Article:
The Theory of Celestial Influence – Rodney Collin (1st edition)


The Theory of Celestial Influence – Rodney Collin (1st edition)


Title: The Theory of Celestial Influence

Author: Rodney Collin

Publisher: Vincent Stuart, London, 1954. First edition.

Condition: Hardcover, with dust jacket wrapped in plastic. Near fine. Small creases to dust jacket, small bookseller’s sticker to corner of endpaper, slight tanning. Scarce, especially in this condition.

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About Rodney Collin (from Wikipedia):

Rodney Collin (26 April 1909 – 3 May 1956) was a British writer in the area of spiritual development. His work was heavily influenced by his teacher P. D. Ouspensky and, through him, G. I. Gurdjieff and their system of spiritual development. Collin was one of the most well known of Ouspenky’s students and a prolific writer. He met Ouspensky in 1936. “Rodney Collin immediately recognised that he had found what he had been searching for in his reading and travels. From then on he dedicated all his time to the study of Mr Ouspensky’s teaching.” Collin’s best known work, The Theory of Celestial Influence, is an ambitious attempt to unite astronomy, physics, chemistry, human physiology and world history with his own version of planetary influences.

Within Collin’s most relevant contributions, it is the emphasis on the idea of Fourth Way school existing in different times. He says:

Schools of the fourth way have existed and exist, just as schools of the three traditional ways existed and exist. But they are much more difficult to detect, because – unlike the others – they cannot be recognized by any one practice, one method, one task, or one name. They are always inventing new methods, new practices, suitable to the time and conditions in which they exist, and when they have achieved one task which was set them they pass on to another, often changing their name and whole appearance in the process.

Collin studied the sequence of European civilizations, finding a pattern which would follow a planetary scale where the times are 10 times longer than in the case of human life. His sequence starts following Toynbee’s but soon he changes some aspects, trying to follow his said pattern. Thus, his list begins with the Greeks (with roots on the Egyptian, which he considers the last one in the previous sequence), then the Romans, the Primitive Christians, the Monastic Christians, the Medieval Christians, the Renaissance and the Synthetic. He also quotes the influence of an extra-European civilization, the Arabic, upon the Medieval Christian civilization.

Collin established a relation between Fourth Way schools and the origin and development of these civilizations. He says:

Thus schools of the fourth way were undoubtedly behind the designing and construction of the great Gothic cathedrals, though they had no special name and adapted themselves to the religious organization of the time. For a time the Cluniacs sheltered them, for a time the Freemasons. In the seventeenth century, similar schools were responsible for much of the new scientific and medical research, sometimes under one name and sometimes under another. In the eighteenth century again, fourth way schools borrowed many of the discoveries of Greek and Egyptian archeology to clothe their ideas and their organization, while some of their leaders – in order to penetrate the luxury-loving and sophisticated circles where they had work to do – might even appear in the guise of fashionable magicians or mesmerists.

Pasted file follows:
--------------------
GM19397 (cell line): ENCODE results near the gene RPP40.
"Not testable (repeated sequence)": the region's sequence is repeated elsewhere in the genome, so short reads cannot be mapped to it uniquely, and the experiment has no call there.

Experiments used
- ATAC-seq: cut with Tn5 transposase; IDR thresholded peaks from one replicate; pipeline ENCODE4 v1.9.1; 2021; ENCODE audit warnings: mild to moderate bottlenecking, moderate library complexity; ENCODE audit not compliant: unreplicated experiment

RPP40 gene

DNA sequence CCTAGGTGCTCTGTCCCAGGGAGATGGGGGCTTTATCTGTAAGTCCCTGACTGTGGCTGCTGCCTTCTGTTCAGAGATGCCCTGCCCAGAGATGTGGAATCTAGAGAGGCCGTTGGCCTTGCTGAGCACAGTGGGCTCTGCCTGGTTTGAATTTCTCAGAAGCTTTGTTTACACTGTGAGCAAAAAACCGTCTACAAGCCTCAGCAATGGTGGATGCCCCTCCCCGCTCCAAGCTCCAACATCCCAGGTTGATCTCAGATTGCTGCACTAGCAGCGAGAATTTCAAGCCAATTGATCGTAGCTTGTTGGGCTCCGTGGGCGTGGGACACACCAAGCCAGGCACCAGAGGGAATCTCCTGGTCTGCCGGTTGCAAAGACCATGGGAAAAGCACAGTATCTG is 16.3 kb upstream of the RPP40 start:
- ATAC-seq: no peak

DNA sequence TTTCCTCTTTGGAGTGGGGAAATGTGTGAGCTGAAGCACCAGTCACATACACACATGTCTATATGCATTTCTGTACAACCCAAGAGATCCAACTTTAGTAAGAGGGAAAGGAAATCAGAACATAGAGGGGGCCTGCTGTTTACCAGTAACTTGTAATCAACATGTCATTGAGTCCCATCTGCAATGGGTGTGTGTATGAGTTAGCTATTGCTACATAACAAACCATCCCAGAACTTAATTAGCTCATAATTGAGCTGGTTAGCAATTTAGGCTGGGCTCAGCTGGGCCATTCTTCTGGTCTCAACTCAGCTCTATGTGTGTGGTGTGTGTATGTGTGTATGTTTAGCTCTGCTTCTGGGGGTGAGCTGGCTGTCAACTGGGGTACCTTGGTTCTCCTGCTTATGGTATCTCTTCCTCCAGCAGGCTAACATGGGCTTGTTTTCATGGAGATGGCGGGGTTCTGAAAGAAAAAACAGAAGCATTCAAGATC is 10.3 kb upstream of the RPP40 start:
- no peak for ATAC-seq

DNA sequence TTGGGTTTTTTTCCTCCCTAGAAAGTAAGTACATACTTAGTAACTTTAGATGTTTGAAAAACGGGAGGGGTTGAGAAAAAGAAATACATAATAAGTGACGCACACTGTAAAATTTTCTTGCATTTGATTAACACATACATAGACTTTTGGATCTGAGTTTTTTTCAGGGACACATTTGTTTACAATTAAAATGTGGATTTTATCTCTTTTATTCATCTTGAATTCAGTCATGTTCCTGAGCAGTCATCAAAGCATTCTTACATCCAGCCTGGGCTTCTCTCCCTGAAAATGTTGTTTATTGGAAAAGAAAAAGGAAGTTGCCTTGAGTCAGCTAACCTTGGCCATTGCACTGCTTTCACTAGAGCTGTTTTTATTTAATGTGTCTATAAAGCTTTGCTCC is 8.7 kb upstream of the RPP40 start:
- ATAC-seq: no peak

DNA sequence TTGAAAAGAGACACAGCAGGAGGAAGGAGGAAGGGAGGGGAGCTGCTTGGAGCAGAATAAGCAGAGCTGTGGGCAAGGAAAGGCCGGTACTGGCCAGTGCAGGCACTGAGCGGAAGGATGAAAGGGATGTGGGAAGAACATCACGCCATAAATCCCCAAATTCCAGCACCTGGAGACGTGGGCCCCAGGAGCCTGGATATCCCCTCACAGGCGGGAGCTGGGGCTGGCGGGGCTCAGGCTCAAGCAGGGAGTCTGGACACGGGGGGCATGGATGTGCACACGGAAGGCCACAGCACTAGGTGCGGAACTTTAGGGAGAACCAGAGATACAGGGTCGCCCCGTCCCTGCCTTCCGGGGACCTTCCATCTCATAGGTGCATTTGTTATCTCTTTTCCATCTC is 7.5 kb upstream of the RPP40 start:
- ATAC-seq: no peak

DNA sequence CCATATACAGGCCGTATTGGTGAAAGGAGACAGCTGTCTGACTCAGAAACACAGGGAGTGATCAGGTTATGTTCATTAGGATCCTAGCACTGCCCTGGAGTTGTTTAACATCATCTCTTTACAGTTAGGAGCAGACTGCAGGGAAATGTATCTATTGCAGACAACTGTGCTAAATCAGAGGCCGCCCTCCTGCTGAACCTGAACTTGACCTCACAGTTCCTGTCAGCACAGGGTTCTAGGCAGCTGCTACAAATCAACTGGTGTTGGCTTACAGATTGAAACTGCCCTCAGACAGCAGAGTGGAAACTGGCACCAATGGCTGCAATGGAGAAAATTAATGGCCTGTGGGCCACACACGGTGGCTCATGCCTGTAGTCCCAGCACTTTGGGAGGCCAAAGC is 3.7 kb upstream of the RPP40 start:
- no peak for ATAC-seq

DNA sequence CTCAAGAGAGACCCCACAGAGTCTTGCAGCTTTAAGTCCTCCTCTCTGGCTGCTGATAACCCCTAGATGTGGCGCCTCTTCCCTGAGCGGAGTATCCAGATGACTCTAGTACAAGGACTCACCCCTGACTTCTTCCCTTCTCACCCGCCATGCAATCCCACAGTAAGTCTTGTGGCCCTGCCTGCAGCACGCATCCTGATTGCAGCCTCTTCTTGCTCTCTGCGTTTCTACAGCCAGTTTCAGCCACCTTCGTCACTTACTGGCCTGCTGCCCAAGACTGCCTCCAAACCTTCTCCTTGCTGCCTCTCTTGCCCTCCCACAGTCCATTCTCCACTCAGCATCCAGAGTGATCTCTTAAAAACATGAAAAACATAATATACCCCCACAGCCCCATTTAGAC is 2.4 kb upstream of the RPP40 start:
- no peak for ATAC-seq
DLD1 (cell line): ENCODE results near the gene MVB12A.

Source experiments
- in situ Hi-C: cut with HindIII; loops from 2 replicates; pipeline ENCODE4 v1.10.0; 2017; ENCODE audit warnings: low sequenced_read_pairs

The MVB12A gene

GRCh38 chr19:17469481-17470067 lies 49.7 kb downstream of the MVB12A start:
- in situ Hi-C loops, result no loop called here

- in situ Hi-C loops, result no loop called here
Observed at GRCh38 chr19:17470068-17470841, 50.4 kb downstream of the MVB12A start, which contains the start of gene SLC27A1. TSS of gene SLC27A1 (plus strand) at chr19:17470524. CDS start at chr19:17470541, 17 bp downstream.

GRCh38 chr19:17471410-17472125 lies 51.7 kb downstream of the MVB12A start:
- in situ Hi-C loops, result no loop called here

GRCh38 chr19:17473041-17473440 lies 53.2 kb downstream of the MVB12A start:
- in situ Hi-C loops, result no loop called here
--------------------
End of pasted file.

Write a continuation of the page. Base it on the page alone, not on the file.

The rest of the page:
The conceptual foundations for this project are the Law of Three, arguably similar to the triad of Thesis, antithesis, synthesis of Georg Wilhelm Friedrich Hegel, and the Law of Seven, the idea that the notes of the Western musical scale encode universal stages in essentially all developmental processes. Collin unites both of these schemata geometrically using the enneagram figure.

Collin’s other work includes The Theory of Eternal Life, which uses some of the ideas of The Theory of Celestial Influence as a point of departure to formulate a theory of the cycles and potentials of souls, e.g. reincarnation. His works The Theory of Conscious Harmony and The Mirror of Light are more spiritual explorations of humanity: faith, acceptance and forgiveness in contrast to the philosophical scope of his earlier works.

Collin spent the last years of his life in Central and South America, where he anticipated a new world might emerge. He hoped to be an agent of that new world. He studied the Meso-American cultures and sought to tie their wisdom to Fourth Way principles. His endeavor, however, was cut short with his unexpected death by falling off the bell tower of the Cathedral of Santo Domingo, Cusco while having a heart attack.

A memorial plaque for Rodney Collin is now placed by the bell tower at the Plaza de Armas.